Pick and Sledge

Curious Stories from the American West

100 Years Ago Today: White Gold Saves Colorado Economy

Morgan County Republican, Volume 19, Number 4, January 24, 1919

All hail the sugar beet, aka white gold, a crop that can actually grow in Colorado’s arid climate and rocky soil! In 1919 the sugar beet reached an all time high price of $10.02 per ton paid to beet farmers, which was two cents per ton higher than the national average. No wonder growers were looking to expand their farms 30 to 100 percent that year.

But why the rise of the sugar beet? A series of events led to increased demand for sugar grown and refined in the U.S.

  • Sugar tariffs were imposed on imported sugar
  • Land treaties removed Indians from their native lands and opened these lands to white farmers
  • Laborers worked for low wages: Russian, German, and Hispanic immigrants, as well as Indians were willing to perform very difficult labor for little money
  • European immigrants brought sugar beet seeds and sugar refinery equipment to the U.S.
Sugar beet field circa 1900
photo courtesy Denver Public Library

Let’s back up a few years.

In 1899, Colorado’s economy was in flux. Silver and gold mining proved unsustainable after the silver crash and ensuing panic of 1893 that left 18% of the population unemployed. Ranching failed to generate the kind of revenue needed to support towns and cities. Infrastructure for Colorado tourism was not yet established, for roads had not yet been built to take travelers into the mountains, and the railroads were not reliable over the high mountains, nor were they affordable for the working class.

Enter Charles Boettcher, German immigrant and American entrepreneur, who made his fortune opening hardware stores across Colorado and selling equipment to hardrock miners in towns like Leadville.

Charles Boettcher (1852-1948)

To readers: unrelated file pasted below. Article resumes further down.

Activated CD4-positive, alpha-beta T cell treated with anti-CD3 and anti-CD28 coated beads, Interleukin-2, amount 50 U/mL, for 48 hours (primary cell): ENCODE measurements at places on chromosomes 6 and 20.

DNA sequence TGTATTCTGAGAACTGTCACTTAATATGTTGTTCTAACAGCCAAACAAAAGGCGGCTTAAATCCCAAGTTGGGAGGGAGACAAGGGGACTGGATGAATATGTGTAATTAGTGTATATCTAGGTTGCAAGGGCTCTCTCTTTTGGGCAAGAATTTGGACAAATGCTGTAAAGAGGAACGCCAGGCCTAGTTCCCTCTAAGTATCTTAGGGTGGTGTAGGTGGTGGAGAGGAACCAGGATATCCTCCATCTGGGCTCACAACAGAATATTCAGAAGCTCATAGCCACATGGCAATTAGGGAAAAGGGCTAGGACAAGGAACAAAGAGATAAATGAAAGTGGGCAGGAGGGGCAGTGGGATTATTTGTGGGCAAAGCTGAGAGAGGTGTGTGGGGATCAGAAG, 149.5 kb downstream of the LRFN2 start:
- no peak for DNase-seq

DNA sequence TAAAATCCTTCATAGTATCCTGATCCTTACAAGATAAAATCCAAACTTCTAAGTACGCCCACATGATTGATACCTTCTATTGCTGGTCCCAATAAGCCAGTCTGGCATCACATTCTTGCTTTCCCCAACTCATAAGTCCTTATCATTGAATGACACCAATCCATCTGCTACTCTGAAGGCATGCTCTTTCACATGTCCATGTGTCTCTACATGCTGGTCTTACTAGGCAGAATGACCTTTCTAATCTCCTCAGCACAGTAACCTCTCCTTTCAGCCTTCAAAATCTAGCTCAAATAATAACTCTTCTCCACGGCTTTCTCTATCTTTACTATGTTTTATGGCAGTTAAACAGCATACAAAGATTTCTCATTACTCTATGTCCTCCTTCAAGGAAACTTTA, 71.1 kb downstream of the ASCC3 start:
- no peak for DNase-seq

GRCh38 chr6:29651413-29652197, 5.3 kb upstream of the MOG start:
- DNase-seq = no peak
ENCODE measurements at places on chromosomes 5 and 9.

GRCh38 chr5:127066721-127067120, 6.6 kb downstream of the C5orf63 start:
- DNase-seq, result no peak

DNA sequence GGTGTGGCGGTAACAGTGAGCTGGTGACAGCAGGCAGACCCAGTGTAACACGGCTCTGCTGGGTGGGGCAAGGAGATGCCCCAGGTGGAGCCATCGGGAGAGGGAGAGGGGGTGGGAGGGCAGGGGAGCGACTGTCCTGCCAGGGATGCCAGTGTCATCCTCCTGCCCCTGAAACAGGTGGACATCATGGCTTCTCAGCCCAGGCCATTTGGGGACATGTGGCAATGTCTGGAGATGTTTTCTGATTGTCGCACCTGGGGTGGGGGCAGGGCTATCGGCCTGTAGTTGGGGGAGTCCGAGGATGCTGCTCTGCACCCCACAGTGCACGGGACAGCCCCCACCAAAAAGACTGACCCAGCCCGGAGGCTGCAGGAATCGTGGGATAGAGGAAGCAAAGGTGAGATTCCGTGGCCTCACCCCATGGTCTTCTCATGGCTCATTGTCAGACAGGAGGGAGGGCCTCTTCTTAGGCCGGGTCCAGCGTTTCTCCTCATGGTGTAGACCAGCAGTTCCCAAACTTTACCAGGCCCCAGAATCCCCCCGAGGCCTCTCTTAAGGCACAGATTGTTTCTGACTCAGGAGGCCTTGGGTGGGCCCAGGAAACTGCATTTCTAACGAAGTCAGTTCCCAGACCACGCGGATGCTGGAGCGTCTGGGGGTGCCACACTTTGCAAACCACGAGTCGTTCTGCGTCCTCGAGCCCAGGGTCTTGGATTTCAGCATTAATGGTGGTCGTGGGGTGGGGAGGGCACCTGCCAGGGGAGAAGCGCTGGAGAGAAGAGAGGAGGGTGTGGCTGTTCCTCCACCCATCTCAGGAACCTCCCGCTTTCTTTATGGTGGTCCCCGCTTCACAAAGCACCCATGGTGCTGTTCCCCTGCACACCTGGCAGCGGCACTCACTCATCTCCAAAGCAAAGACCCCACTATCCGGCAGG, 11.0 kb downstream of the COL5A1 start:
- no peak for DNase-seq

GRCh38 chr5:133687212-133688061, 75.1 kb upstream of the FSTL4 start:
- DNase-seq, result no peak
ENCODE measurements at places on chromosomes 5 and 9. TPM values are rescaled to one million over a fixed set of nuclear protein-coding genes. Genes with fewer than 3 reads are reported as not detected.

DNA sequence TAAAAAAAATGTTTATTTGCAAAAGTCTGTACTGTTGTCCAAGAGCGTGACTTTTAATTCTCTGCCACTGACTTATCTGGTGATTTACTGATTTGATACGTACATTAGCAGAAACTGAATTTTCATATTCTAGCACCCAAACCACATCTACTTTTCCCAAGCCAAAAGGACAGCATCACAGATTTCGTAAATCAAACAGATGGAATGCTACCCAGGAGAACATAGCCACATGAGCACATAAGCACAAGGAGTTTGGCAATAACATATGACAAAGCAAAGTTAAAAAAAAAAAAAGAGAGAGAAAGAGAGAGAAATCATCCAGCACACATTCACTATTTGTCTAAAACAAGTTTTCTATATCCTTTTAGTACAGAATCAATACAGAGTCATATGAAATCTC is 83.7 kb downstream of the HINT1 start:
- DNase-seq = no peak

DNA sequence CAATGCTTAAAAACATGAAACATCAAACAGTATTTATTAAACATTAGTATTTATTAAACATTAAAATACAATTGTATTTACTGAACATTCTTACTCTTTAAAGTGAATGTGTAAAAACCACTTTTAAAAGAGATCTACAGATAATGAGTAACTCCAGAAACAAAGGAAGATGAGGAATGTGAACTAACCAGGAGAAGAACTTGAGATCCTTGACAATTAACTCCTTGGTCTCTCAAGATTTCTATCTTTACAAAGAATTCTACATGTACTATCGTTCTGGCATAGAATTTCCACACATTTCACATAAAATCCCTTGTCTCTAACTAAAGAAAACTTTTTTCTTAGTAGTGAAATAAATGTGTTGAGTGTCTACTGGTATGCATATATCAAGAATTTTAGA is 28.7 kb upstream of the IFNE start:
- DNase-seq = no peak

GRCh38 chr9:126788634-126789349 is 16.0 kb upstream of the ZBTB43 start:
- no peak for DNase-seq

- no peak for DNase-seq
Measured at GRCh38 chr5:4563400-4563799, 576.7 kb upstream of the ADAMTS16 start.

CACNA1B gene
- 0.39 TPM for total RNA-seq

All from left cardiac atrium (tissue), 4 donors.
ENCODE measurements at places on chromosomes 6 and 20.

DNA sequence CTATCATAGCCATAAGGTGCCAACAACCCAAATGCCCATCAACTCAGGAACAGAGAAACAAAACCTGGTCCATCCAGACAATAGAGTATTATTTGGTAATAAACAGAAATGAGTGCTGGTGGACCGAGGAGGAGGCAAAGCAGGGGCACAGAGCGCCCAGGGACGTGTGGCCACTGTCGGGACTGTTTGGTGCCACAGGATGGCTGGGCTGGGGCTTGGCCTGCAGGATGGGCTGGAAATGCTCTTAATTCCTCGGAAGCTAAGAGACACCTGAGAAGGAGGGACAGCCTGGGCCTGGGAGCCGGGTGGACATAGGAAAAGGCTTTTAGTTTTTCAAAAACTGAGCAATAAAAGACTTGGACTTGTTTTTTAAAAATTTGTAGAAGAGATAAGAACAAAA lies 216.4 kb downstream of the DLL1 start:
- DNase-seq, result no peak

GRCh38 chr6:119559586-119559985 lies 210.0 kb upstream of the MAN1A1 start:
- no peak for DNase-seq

On a trip back to Germany in 1899, Boettcher saw the sugar beet industry in the German countryside and realized the potential for this cash cow in Colorado. Legend has it that Boettcher took one of his wife’s luggage bags, emptied it, and filled it with sugar beet seed to take back to Colorado.

The same year, Boettcher opened the first sugar beet processing factory in Grand Junction, Colorado. In the next few years, he opened a sugar mills in the towns of Loveland and Greeley, north of Denver. He and New York businessman Henry O. Havemeyer founded the Great Western Sugar Company in 1905, and by 1906 he opened a sugar refinery in Fort Morgan, which had the capacity to produce 600 tons per day. The postcard below (unknown date) says the factory has the capacity to produce 1200 tons per day.

Fort Morgan Sugar Beet Factory postcard

Every town where there was a sugar beet factory and/or farm prospered economically from the industry until the 1950s and 1960s when imported cane sugar became popular. For the next five decades the industry steadily declined, and now the only sugar beet refinery factory remaining is in Fort Morgan. However, sugar beet farming has seen some resurgence in recent years, with improved land use efficiency techniques.

Sugar beets circa 1920
photo courtesy Denver Public Library

100 years ago today, sugar beet farming and sugar refining was more profitable than ever in Colorado and continued to play a key role in the economy of towns across the state in the post-mining era.

Be sure to check out the Colorado Exeperience episode on the rise and fall of the sugar beet industry in Colorado called “White Gold” below:

Colorado Experience (RMPBS) presents White Gold

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